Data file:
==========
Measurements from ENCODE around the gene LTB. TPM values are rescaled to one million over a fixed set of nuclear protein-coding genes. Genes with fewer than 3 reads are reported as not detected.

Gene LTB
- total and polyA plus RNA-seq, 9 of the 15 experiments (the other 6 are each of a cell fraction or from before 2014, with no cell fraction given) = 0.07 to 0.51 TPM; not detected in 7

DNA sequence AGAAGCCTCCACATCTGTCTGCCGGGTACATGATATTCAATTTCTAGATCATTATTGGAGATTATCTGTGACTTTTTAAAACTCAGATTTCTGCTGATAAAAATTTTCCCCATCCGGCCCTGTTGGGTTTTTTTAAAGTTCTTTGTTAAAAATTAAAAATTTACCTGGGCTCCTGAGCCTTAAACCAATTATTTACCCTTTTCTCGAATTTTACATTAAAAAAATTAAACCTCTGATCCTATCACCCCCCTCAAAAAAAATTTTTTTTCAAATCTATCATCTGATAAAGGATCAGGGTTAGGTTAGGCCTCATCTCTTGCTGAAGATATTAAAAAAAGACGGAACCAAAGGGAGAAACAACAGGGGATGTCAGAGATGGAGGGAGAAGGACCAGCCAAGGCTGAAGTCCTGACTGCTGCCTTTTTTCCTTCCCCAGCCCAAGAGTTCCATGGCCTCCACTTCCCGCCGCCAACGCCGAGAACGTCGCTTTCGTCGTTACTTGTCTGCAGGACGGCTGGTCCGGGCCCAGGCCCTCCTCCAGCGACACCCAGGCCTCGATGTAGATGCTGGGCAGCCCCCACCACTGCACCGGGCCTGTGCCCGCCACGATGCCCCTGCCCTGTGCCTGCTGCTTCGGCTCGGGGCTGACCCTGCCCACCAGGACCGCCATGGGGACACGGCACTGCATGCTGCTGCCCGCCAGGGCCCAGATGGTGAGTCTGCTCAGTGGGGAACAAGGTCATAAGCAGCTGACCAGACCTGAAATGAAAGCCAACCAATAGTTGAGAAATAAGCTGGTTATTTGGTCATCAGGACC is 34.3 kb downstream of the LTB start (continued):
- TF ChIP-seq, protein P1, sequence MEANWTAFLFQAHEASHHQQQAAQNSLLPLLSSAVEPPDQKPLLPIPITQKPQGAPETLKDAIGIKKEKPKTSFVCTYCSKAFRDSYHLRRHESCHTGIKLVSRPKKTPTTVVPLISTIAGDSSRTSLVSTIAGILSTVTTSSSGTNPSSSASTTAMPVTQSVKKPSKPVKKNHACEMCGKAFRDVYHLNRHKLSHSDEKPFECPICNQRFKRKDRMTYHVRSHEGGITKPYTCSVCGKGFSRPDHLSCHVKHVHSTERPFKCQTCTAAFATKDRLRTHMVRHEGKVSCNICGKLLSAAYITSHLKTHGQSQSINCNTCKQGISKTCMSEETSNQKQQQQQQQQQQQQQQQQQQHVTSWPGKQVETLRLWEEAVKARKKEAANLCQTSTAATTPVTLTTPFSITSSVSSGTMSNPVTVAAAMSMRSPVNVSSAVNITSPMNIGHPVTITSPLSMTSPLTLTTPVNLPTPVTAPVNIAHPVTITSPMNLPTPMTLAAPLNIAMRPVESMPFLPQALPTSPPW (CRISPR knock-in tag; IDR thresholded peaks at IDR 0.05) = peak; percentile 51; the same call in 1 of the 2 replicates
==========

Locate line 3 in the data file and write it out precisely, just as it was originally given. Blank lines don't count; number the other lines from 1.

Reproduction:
- total and polyA plus RNA-seq, 9 of the 15 experiments (the other 6 are each of a cell fraction or from before 2014, with no cell fraction given) = 0.07 to 0.51 TPM; not detected in 7